For most of the past 50 years, marketing has largely been run using a waterfall-like process. We plan our campaigns, then people go off and create them, then they get distributed, and months later, we finally start to measure how they worked. Actually, that was fine back in the days when marketing didn’t have the ZMOT. But in the ZMOT age, that overly rigid structure isn’t flexible enough to react to change in a systematic and effective way.
Put another way: our customers are now agile.
But that’s a problem, because the waterfall-style of marketing management isn’t. I had one CMO who recently told me that the marketing plan is dead. He knew it was dead when he was going through the desk of his predecessor, who had been unceremoniously let go, and found a 60-page document of “the marketing plan” written a year ago — nearly none of which was applicable 12 months later.
This is the challenge that has inspired marketers to look to agile methodologies and consider how to adopt them to marketing. If we take the agile manifesto for software development and slightly rephrase it for the context of marketing, it actually resonates beautifully:
- Individuals and interactions — internally and externally — are at the heart of marketing
- Change is constant, so we need to operate in a fashion that can embrace it and leverage it
- Customer collaboration — harnessing the incredible feedback loops of the ZMOT
- Ultimately, we want to deliver working content and experiences that our customers love
With these principles, we can start to run marketing initiatives using an agile methodology like Scrum. Instead of delivering software, as marketers we’re focused on deliverables such as content and customer experiences. But the process is still applicable. (Actually, when you think about it, a lot of what marketing is responsible for delivering today really is software — web sites, landing pages, mobile apps.)
You don’t have to boil the ocean and convert your entire marketing organization to agile overnight either. Do a pilot project with a subset of marketing that is particularly well-suited to this approach. For instance, have your social media marketing team start to run their mission using 1-week sprints. Or have your content marketing teams pilot agile marketing as a way to align their work with the very latest trends and topics of interest to your audience.
If you can start to incorporate agile management principles into your marketing organization, you will find yourself better prepared to deal with these other meta-trends that we’ve discussed. The vision with agile marketing is to put producing remarkable customer experiences at the center of your vision, and then be ready to adapt and respond to what your customers need.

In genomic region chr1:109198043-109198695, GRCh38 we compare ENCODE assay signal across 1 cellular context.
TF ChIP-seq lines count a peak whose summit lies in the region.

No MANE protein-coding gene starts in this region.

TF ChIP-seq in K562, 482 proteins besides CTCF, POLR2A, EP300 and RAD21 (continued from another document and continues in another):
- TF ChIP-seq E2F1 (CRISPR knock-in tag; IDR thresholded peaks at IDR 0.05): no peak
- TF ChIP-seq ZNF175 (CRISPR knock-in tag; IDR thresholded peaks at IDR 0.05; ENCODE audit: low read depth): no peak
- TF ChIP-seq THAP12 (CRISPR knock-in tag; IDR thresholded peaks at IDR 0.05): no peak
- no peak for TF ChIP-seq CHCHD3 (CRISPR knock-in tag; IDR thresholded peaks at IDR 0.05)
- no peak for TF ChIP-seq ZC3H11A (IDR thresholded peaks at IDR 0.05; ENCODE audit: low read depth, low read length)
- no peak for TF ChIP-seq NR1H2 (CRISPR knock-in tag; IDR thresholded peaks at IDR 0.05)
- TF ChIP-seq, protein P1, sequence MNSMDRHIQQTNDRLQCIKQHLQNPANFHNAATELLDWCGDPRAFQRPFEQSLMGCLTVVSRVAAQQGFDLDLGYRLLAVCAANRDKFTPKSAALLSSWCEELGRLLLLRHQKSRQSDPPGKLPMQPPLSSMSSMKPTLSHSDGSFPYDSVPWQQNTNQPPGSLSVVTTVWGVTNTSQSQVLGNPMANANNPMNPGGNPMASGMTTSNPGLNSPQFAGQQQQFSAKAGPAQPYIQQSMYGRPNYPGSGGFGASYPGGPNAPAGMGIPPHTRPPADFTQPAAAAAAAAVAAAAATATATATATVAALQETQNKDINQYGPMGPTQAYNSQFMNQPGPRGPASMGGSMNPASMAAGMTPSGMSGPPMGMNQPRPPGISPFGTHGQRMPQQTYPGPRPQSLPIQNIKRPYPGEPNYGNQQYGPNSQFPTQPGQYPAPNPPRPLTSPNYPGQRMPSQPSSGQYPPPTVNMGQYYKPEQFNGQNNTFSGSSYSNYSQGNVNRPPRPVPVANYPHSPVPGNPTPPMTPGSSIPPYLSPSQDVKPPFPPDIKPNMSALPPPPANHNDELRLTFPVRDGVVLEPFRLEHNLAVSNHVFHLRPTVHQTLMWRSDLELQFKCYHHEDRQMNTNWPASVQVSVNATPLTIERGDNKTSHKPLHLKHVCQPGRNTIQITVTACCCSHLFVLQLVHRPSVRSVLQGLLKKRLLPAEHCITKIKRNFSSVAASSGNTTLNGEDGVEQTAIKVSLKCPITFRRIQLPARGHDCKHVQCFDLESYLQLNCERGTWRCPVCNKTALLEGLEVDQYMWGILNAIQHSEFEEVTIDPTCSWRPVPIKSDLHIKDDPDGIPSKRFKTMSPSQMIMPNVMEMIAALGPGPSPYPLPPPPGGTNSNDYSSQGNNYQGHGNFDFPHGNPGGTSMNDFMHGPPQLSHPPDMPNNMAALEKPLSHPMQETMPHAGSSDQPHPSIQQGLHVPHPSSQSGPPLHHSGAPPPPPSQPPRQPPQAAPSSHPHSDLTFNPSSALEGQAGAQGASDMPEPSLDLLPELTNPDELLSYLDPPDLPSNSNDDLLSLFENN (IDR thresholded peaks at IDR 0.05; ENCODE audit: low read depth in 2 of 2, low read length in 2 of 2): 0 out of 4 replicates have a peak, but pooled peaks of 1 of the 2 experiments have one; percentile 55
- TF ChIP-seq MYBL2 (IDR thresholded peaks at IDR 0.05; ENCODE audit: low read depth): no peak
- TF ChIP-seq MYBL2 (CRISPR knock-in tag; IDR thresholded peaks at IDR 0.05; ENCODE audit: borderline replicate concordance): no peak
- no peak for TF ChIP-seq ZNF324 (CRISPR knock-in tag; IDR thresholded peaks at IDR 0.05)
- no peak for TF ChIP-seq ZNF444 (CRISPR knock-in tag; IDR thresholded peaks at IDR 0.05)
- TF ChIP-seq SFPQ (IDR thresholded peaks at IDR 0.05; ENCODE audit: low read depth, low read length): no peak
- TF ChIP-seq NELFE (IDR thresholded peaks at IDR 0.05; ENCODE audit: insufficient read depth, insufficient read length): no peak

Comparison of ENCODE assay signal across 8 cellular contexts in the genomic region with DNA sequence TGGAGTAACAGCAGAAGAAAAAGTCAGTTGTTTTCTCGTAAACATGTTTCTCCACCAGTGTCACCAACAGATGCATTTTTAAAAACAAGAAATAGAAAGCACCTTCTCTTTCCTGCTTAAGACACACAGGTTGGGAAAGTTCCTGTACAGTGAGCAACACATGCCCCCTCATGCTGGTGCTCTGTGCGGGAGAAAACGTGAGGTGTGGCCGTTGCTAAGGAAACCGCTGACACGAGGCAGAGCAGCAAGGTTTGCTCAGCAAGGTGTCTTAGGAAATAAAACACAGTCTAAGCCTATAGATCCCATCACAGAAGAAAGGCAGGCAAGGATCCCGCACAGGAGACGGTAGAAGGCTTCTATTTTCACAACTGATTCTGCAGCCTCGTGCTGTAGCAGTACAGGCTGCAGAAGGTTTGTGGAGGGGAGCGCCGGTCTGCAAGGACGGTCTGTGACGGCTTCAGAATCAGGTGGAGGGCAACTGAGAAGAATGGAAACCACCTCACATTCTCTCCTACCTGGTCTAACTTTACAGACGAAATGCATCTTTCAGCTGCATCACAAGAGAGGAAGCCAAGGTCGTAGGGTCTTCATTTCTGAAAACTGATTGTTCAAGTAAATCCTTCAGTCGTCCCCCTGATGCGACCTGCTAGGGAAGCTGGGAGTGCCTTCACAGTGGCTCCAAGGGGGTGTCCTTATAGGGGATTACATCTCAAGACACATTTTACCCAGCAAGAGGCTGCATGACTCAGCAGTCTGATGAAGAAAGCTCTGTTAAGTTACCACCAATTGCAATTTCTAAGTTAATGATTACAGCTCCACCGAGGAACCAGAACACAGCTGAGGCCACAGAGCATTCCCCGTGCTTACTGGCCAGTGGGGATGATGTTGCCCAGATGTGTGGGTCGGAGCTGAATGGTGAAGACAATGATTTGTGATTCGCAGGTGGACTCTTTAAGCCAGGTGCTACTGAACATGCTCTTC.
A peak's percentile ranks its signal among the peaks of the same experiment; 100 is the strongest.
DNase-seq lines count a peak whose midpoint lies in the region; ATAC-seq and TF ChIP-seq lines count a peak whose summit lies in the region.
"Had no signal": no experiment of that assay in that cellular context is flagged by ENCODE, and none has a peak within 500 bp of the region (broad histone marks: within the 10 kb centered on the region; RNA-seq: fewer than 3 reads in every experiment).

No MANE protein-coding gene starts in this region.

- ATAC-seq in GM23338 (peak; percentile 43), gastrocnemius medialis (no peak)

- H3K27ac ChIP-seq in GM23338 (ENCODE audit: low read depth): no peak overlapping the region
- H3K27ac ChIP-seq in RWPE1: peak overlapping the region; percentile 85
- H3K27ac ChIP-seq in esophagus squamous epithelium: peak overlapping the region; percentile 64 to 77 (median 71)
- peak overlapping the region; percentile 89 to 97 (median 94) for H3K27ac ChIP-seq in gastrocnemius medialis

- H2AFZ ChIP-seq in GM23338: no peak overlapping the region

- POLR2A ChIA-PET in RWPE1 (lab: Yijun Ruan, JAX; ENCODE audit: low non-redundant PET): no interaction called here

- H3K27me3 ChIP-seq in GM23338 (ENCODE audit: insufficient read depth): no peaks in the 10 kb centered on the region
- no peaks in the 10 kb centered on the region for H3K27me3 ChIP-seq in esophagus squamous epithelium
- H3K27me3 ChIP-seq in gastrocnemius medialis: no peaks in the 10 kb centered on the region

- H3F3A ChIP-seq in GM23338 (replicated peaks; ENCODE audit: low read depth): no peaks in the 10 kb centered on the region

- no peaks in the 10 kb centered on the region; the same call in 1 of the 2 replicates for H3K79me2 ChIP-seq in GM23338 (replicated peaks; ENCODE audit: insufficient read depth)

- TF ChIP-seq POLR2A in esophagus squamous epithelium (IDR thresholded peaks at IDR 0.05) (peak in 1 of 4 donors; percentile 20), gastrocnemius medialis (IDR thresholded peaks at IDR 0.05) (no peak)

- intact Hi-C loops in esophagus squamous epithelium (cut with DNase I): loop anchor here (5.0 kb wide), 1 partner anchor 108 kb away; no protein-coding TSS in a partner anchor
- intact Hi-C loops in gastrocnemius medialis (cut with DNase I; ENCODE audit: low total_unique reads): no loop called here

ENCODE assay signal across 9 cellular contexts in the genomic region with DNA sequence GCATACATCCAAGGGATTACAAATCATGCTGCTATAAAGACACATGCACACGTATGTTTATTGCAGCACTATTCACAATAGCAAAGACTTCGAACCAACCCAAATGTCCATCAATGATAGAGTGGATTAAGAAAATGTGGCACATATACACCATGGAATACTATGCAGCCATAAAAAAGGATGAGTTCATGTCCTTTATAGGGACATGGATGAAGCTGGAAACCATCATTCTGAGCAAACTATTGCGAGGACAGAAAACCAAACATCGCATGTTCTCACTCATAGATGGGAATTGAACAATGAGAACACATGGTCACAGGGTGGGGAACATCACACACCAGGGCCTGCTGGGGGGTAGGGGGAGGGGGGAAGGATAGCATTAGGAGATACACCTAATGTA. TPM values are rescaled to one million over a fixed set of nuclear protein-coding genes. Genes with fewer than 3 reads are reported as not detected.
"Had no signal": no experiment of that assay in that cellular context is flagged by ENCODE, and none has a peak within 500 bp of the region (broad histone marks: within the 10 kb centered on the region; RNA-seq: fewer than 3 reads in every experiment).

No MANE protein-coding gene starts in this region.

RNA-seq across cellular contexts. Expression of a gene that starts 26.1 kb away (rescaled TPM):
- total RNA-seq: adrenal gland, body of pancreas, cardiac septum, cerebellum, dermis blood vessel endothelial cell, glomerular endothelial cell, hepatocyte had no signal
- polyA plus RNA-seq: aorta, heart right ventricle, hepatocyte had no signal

By the way, one last aspect of agile marketing that I’ll leave you with. By running projects in a more iterative fashion, you’ll lay the groundwork to do more testing in the market. There’s a great book by Jim Manzi on the power of experimentation in business and life, where he notes that Google ran 12,000 controlled experiments in 2009. Now, only 10% off them led to business changes. But think about that — that’s 1,200 business improvements. And the ones that didn’t work were easily abandoned.
Agile management lets you become really effective at test-and-learn experimentation. And that’s been a real challenge for marketers. A survey of Fortune 1000 marketers by the Corporate Executive Board earlier this year reported that 74% of marketing teams aren’t effective at this. But given the malleability and measurability of digital — where we technically can run A/B and multivariate tests to optimize our business — this is a huge opportunity.
If you haven’t yet read the book The Lean Start-Up by Eric Ries, I highly recommend it. You don’t have to be a start-up to take advantage of the powerful build-measure-learn process. Regardless of the size of your business, this kind of lean and agile thinking is essential to competing in the modern, digital world.
These are the five meta-trends that are shaping the new generation of marketing. It’s a terrific time to be a marketer. To be sure, the speed and complexity challenges are daunting. But the opportunity you have to change your businesses and your profession are nearly unprecedented. If you embrace marketing technologists in your organization and start to manage with more agile methods, you’ll be prepared to ride this amazing wave of disruptive innovation. That’s marketing’s new value proposition — and it is a blessing, not a curse.